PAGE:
This motion is like the leg swings but addresses the upper body. The arms aren’t often considered an active component; they act as stabilizers and accumulate a lot of tension as they hold the body in place on the bike.

How It’s Done

  1. Stand straight and tall, extend your arms straight over the head, fingers pointing to the sky.
  2. Shrug your shoulders up and down.
  3. Perform three-second holds for 10-15 movements in each position and direction.

3. Upward and Downward Facing Dog

Keeping your back engaged and primed for stability helps maintain a powerful platform for the body to engage in activity, but also helps keep the system pliable.

How It’s Done

  1. Start with your hands and knees on the floor.
  2. Lower your hips to the ground while lifting your head up and lowering your knees to the floor.
  3. Lift your hips up, pushing your hips toward the ceiling while your heels remain on the floor and your torso straight.
  4. Hold each position for three seconds for 10-15 movements, alternating between them.

Guidelines for Static Stretching

  • Ensure muscles are warm.
  • Slowly progress the stretch to the end of your range of motion. There will be resistance, but you should never feel pain.
  • Hold the stretch for 20-45 seconds without bouncing.
  • Hold each stretch for 20-45 seconds and repeat three to four times.

Top Four Static Stretches for Cyclists

1. Hip Flexor Stretch

A man reaches his hands up and does a hip flexor stretch.

Photo by Klaus Nielsen

This stretch helps to relax the hips after a ride. Zone tightness is common among cyclists after a ride. The reaction is a natural byproduct of the riding position and soreness post-exercise.

How It’s Done

  1. Place your right knee on the floor with the left foot in front at a 90-degree angle.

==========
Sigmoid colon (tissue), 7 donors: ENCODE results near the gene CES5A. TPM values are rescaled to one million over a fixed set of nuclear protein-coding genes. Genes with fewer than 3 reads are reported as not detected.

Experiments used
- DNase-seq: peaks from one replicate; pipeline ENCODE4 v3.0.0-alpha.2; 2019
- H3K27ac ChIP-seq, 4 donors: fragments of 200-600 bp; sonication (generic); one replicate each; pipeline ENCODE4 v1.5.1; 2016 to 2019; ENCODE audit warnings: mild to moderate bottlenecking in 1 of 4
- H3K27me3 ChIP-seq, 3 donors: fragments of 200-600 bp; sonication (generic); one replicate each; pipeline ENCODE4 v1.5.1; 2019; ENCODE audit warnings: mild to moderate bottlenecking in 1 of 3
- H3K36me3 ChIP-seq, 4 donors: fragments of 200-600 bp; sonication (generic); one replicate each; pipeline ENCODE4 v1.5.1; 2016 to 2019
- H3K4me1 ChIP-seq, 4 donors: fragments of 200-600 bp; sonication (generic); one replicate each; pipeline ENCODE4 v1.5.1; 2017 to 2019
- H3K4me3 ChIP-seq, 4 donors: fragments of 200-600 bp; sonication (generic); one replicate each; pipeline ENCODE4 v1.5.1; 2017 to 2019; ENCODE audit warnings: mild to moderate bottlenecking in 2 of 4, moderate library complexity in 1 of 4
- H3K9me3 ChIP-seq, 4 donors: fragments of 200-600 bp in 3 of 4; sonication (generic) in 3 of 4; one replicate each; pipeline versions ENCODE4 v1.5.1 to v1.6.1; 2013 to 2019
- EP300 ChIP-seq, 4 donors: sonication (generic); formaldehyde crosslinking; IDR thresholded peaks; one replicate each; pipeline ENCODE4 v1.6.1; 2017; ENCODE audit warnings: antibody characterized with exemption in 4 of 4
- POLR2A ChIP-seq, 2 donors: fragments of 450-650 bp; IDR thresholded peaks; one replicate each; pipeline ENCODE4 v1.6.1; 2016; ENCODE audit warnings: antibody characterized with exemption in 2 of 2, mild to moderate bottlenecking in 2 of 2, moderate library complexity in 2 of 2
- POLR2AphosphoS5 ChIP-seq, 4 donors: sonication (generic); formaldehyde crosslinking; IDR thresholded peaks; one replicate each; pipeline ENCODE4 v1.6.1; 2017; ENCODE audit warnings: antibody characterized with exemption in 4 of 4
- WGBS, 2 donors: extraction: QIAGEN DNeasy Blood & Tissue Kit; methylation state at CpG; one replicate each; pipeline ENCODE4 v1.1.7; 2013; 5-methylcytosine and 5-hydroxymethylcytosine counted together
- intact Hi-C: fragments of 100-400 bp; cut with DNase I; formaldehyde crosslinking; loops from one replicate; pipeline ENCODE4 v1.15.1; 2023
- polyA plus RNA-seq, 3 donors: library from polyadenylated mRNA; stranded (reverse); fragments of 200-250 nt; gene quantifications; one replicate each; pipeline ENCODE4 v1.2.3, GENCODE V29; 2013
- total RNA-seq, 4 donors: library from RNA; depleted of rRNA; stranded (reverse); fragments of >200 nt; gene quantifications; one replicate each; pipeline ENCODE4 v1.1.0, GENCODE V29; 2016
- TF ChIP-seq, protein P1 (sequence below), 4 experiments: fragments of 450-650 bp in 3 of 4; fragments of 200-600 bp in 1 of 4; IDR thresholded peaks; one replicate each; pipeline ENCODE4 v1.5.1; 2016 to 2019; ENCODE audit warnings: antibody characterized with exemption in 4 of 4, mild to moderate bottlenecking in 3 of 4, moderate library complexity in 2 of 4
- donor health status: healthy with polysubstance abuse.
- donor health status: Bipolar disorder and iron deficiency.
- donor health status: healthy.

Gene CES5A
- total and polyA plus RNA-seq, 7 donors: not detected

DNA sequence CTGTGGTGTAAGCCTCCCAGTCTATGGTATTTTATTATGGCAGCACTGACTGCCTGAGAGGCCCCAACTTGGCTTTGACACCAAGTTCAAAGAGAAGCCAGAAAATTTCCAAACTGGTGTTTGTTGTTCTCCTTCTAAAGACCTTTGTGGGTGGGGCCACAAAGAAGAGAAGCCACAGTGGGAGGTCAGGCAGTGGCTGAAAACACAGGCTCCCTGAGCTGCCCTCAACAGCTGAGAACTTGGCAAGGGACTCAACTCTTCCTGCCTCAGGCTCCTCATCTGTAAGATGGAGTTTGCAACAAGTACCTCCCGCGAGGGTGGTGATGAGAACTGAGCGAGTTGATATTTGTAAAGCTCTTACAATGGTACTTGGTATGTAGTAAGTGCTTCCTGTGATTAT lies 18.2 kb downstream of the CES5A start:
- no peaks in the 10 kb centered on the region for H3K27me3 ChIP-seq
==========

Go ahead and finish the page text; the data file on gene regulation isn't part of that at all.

2. Tilt your pelvis up toward your rib cage. You should feel tension on the front of the hip.
  3. Slowly push your hip forward toward the foot in front to deepen the stretch.
  4. Do not arch your back.
  5. Hold.
  6. Repeat.

2. Lower Back Rotation

Woman does a lower back stretch.

Photo by Miriam Alonso

The back, especially the lower back, is a large static muscle group when riding. This stretch reduces low back tension while loosening the outer hips and chest, too.

How It’s Done

  1. Lie down on the floor with your back to the ground.
  2. Bend both knees and cross one leg over the other.
  3. Keep the arms out to your sides, palms facing down and flat for stability.
  4. Gently exhale and drop your legs towards the floor in the same direction as the crossed top leg.
  5. Hold.
  6. Return to the starting position and repeat on the other side.

3. Calf Stretch With Wall

A woman does a wall calf stretch.

Photo by Miriam Alonso

The calf, actively used in the pedal stroke, is a key facilitator in what keeps it smooth. A wall helps you stretch and relax the muscle more deeply after heavy use.

How It’s Done

  1. Stand facing a wall with your feet pointing toward it.
  2. Place your hands flat on the wall at shoulder height.
  3. Slide one leg behind you, about two feet away, keeping your toes facing forward.
  4. Lean into your front leg while keeping your back knee straight and your foot firmly planted on the ground. Maintain upper back posture.
  5. Hold.
  6. Switch legs.
  7. Repeat.

4. Hamstring Stretch

A woman does a hamstring stretch.

Photo by Jane Palash 

This stretch is ideal for loosening the pelvis. Reducing hamstring tightness gets you in a more comfortable position to generate maximal power.

How It’s Done

  1. Start with one knee bent at 90 degrees under you with the other leg out front in a half-kneeling position.
  2. Slowly straighten your knee as you sit back on your heel while keeping your chest upright. Bonus: Push forward to increase the stretch.
  3. Hold.
  4. Switch legs.
  5. Repeat.

Make Time

The next time you finish a ride, don’t forget to stretch! While the thought of lounging or crashing on the couch is more attractive, consider the upside and the extra benefits that come with stretching. It’ll take you further, and possibly faster, on your next ride. If you have any questions or want gear recommendations for how to make your next ride more comfortable, reach out to a Cycling Expert here on Curated! We’d be happy to talk through your training and get you set up for success.

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Written By
I am a three time World Record Holder and two time National Champion. Cycling entered my life as I started High School as a means for cross training- it was the same time my father raced in Race Across America which really sparked my interest. My specialty is on the road where I race competitivley i...